Failing—to Win

Down but Not Out

Lafley makes a good point. The CEO who fears that out-of-the-box ideas might crash and burn is stifling innovation. Similarly, the pursuit of perfection by the CEO may foster a culture of avoiding mistakes; yet as any research scientist will attest, it is trial and error that ultimately yields the perfect formula.

The same situation applies to running a company: The way to stand out in a crowd is to make courageous decisions, not shy away from them because of the risk of failure. Lafley recalled two of his courageous yet ultimately wrongheaded decisions at the helm of P&G that eventually turned south (the second blunder explained on page 3).

“We decided in the 1980s to take on Clorox with our own bleach product, since we were already the market leader in laundry detergents,” he recalled. “The market research indicated this would be a great plan, and we developed a brand called Vibrant, which was the first bleach to have color-safe features.”

Interestingly, P&G had once owned Clorox but was forced to divest it in the 1960s by the Federal Trade Commission. So it decided to pull a switch on the old maxim, “If you can’t beat them, join them.” “We put together a great marketing plan and TV advertising campaign but decided we also should run a test to gauge consumer acceptance before we launched,” says Lafley, a P&G board director today and co-author of the new book, Playing to Win: How Strategy Really Works.

Since Clorox was headquartered in Oakland, California, P&G selected Portland, Maine, as the test site, “as far away from them as we could get,” Lafley explains. “We wanted to fly under the radar.”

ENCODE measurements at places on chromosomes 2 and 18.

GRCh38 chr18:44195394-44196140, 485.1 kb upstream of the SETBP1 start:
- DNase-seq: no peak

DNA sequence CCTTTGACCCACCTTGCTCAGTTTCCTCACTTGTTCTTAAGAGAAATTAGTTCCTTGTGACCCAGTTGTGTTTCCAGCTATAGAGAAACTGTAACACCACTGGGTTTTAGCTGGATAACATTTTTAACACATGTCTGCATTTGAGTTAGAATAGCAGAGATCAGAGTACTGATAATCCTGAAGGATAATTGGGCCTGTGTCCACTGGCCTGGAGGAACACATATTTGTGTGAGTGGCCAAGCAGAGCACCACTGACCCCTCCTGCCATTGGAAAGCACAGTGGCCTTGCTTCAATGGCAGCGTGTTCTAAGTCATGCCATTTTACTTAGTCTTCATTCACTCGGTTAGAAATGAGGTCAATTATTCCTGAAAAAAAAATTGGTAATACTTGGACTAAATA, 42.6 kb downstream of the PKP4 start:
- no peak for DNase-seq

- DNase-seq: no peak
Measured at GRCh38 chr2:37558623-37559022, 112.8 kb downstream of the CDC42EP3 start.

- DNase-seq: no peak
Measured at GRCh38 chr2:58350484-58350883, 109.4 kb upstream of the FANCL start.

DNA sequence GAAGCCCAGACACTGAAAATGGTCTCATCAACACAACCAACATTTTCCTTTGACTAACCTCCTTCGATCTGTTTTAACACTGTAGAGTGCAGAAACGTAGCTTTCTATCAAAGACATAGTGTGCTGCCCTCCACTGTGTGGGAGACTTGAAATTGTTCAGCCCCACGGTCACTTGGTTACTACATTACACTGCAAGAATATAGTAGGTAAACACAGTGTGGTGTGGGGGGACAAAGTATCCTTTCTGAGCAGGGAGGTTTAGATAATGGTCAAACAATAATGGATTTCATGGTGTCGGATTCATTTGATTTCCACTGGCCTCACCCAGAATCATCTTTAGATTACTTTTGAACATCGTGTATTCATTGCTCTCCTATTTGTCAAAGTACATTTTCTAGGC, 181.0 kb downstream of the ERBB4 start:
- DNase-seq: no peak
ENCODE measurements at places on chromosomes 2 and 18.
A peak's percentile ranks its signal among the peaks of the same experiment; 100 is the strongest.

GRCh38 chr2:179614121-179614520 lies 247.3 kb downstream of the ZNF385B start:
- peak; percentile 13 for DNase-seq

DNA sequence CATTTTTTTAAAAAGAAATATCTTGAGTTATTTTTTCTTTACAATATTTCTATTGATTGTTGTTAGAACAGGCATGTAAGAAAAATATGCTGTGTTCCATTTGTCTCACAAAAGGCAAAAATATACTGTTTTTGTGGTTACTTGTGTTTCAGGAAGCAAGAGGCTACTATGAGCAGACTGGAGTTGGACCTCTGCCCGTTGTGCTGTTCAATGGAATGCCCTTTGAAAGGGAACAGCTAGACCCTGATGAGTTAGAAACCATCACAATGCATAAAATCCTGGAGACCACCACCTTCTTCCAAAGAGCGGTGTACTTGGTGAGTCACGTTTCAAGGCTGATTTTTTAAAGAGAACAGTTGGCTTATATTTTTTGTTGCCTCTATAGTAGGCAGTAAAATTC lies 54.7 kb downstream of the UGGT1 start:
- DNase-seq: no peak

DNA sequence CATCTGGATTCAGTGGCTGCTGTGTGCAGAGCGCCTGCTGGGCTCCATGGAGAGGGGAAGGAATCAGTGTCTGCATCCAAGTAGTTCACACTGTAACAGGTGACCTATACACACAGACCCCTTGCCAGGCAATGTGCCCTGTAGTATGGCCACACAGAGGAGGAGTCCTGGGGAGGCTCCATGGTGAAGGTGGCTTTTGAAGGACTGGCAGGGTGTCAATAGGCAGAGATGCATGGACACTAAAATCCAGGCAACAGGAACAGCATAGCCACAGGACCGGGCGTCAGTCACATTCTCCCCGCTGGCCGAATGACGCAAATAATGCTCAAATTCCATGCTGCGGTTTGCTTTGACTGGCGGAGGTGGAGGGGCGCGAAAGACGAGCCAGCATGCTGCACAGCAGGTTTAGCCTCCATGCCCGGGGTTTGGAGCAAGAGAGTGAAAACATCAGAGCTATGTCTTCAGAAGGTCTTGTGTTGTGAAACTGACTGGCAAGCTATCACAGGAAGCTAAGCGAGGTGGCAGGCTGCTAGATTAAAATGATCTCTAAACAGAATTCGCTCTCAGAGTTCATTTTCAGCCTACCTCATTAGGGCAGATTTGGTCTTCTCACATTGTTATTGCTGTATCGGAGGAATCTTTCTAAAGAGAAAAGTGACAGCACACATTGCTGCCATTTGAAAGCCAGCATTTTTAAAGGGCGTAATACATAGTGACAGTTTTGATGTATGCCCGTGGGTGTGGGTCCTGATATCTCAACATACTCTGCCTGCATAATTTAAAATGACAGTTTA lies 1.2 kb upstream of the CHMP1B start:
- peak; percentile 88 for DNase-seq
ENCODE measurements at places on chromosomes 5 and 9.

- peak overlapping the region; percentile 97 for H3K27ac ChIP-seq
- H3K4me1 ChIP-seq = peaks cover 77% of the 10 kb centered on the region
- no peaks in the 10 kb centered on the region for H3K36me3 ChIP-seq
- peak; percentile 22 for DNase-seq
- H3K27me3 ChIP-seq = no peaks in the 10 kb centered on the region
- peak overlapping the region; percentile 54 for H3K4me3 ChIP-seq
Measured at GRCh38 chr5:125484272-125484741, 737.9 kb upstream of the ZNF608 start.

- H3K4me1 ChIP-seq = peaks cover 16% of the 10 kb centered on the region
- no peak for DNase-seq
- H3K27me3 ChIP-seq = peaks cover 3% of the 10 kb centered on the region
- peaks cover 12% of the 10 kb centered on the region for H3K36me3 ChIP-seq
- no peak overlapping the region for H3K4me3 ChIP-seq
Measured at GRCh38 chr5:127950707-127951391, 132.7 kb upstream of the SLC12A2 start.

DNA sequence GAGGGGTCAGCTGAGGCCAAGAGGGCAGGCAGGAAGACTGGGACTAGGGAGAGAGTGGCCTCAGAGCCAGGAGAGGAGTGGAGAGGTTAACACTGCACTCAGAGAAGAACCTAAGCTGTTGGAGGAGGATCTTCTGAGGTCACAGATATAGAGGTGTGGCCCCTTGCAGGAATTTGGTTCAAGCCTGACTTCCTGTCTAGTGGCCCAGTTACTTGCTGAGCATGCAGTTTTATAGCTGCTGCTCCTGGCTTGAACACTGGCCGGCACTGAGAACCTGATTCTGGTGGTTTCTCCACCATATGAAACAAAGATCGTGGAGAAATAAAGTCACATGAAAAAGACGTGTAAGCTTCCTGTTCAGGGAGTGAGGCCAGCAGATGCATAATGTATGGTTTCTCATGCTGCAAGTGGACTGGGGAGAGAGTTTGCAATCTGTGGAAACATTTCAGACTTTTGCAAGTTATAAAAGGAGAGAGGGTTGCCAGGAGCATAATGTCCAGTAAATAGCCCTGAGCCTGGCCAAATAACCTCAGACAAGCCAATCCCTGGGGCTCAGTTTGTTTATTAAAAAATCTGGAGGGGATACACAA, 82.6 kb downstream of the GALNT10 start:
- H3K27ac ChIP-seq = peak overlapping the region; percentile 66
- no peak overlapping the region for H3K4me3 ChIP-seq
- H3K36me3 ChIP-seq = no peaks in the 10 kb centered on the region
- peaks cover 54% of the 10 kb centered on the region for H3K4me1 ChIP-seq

No such luck, however. Armed with intelligence about P&G’s test marketing plans, Clorox mailed a free gallon of bleach to every homeowner in Portland, delivered right to their front doors, with a coupon for a dollar off on their next purchase. “We’d already [bought all] the TV commercials and print ads, but no one needed any bleach now,” Lafley says. “They were set for the next month or more.”

The failure was instructive. “Like Don Quixote, we had charged off after the windmills—in this case, the walled city of a competitor,” he explains. “I learned that you don’t want to take on the strongest competitor unless you have to. When Clorox tried to enter the laundry detergent business a few years later, we pulled the same ploy—with the same success.”

Nevertheless, future product introductions benefitted from the “seize the city” failure. “When we entered the air freshener market with Febreze, we didn’t charge in and attack Glade and Renuzit,” Lafley says. “We tiptoed in with a laundry detergent freshener in 1993 first, before gradually building to the odor-removal category. Learning from our previous failure, we created a huge success.”